Parent Posts

Senioritis is going around

By Diane Schwemm

Is your senior burned out, emotional, unsure, apathetic, anxious? How about you?

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High School Parent | College Parent

I almost didn’t go to the panel discussion about “Senioritis” at the local high school because I didn’t think my son was showing symptoms. He wasn’t ditching school or breaking curfew.

But I’m glad I went, because it turns out Senioritis is a more nuanced “condition” than I’d thought. It’s really about the whole crazy range of emotions seniors may be experiencing in this limbo period between finishing college applications (or not), finding out where they got in (or didn’t), and graduation day.

The panelists — a guidance counselor, a teacher, a school psychologist, an administrator, and two veteran parents — shared perspectives and answered questions. The main take away was that Senioritis is pretty natural and pretty unavoidable. “It’s ongoing. They’re tired,” said the teacher.

“They have reason to be tired!” the counselor added. “Fall was stressful.”

“It’s nice to let them cruise a little bit,” offered the psychologist, “but they can’t just abandon ship.”

“They’ve gotta power through it,” the teacher agreed.

Here’s what you might see playing out in your own household, and how to help your senior stay healthy, grounded and positive.

What’s eating them

  • A lot of seniors feel “done” with school. They’ve worked hard for three and a half years, possibly even kicking it up a notch last semester to make their best case to the colleges they applied to. Homework, tests, the whole routine has gotten old.
  • If they were accepted Early Decision or Early Action to a college or university, they really feel done.
  • Most seniors are still waiting to hear where they got in, and this waiting constitutes a whole new category of stress. Many worry; some get panicky. “We need to wrap our arms around those kids a little more,” the counselor said.
  • When college acceptances start arriving, a social hierarchy can set in. “What sweatshirt you’re wearing matters a lot between now and graduation,” the counselor said. According to the psychologist, some seniors fall prey to “black and white thinking” and assume that if they don’t get into their top choice school their life is ruined.
  • Students who didn’t apply to college may struggle with the fact that they aren’t sure what they will do after graduation.
  • Just as students chafe against the restraints of the academic routine, they may also start testing boundaries at home.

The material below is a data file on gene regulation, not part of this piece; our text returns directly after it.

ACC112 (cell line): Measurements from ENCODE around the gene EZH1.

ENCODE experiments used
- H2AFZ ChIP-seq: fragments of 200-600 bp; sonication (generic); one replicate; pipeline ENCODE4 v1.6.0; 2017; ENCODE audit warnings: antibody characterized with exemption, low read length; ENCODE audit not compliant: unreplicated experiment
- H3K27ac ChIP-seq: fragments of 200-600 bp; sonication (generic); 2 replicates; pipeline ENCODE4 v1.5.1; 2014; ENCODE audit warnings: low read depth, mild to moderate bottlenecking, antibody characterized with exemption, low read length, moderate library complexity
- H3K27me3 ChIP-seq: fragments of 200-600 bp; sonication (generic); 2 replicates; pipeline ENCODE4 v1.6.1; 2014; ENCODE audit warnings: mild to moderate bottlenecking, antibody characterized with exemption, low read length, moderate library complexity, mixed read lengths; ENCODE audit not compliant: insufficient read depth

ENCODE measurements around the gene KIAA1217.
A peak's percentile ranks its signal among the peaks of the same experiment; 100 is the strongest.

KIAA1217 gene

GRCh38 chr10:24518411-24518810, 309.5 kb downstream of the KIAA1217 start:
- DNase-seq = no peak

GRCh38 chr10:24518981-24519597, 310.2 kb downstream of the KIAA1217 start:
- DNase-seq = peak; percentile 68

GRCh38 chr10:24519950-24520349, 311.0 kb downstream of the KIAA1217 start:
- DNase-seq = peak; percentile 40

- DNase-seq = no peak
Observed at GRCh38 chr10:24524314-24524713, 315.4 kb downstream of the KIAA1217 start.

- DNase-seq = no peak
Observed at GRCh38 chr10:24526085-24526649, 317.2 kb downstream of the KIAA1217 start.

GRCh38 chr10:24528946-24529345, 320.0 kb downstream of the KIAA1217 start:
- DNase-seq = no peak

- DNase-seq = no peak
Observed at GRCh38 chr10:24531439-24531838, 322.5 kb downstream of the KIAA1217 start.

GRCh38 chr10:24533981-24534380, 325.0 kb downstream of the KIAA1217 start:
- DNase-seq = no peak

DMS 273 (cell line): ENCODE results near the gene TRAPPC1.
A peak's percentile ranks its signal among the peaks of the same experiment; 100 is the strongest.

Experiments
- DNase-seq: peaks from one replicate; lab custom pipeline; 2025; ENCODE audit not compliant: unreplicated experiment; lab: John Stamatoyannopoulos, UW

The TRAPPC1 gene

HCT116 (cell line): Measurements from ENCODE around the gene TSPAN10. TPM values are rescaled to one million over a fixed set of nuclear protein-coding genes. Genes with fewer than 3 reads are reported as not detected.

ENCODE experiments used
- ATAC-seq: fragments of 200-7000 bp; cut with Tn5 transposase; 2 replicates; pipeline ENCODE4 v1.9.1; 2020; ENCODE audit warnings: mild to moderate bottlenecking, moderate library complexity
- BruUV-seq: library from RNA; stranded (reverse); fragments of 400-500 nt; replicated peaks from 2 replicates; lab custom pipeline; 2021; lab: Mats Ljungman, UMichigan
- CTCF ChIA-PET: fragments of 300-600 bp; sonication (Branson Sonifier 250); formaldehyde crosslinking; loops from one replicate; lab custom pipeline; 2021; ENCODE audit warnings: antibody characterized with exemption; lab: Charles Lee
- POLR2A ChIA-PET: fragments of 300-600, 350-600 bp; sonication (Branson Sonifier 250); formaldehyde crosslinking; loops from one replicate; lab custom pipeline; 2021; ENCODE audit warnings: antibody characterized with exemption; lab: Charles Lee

• A huge change looms after graduation. Friends are making decisions that may move them far away from one another and seniors are aware on some level that their relationships with their families will be changing, too.

What they need to hear and remember

  • Make sure they still go to class. Maybe say yes to a designated day or two off but, in general, support continued effort. Being able to see things through to the end will be even more important in college.
  • Some “droop” is allowed (“it’s a losing battle to expect one hundred percent”) but no Ds and Fs! If they are in AP/IB classes and can keep grades up and do well on exams, a big payoff looms — those college credits can be worth a lot.
  • Encourage them to talk to teachers and counselors if they are really struggling. Counselors want to support students who are overloaded and can take a class away if necessary as long as students don’t drop below the minimum required by the school and for graduation.
  • Help them take care of sleep and exercise. If they need to blow off steam, or just change things up, steer them toward a new activity that will be centering.
  • We can help most by keeping perspective ourselves. Start by remembering we don’t have to talk about college and “the future” all the time. As curious as we might be, resist the questions: “Where is so-and-so going? Did your friend get into…?”
  • Instead of joining their anxiety, question their assumptions (when they think rejection by College X means the end of their dreams).
  • Reassure them that it’s okay not to know what they are going to do and who they are going to become. Most paths into adulthood are not direct, and planning doesn’t guarantee safety or success. Don’t you have a friend — now a lawyer, or an architect — who worked as a ski lift operator or backpacked for a year? Be open to the student who is seriously considering a gap year.
  • Make sure spring break gives them a real breather, even if they stay home. Encourage them to find ways to “get out of the bubble.”
  • As the family dynamic begins to change, look for new ways to engage them. Get creative about how you spend time together (especially if they are spending less time at home).
  • Fun milestone activities like prom can help get them through.
  • Give their volatility lots of room and try not to overreact. “You want to be a person they want to come back to,” one parent said.

The discussion ended with encouraging stories about former students who’d experienced severe cases of Senioritis but went on to be extremely motivated and happy in college. The one “cure” for Senioritis everyone could agree on? “Unconditional love.” Keep offering it up. Our students will make it through this final semester, and so will we.

Special thanks to the wonderful staff of Boulder High School as well as the BHS Parent Advisory Council which sponsors the “Reality Check” panel discussions.

Did you enjoy reading this article? Sign up for UniversityParent’s new High School Parent eNews and purchase the Guide to Supporting Your Student’s Freshman Year for a preview of what’s ahead. You can also add to the discussion and get feedback from fellow High School parents by joining our High School Parent Facebook group.

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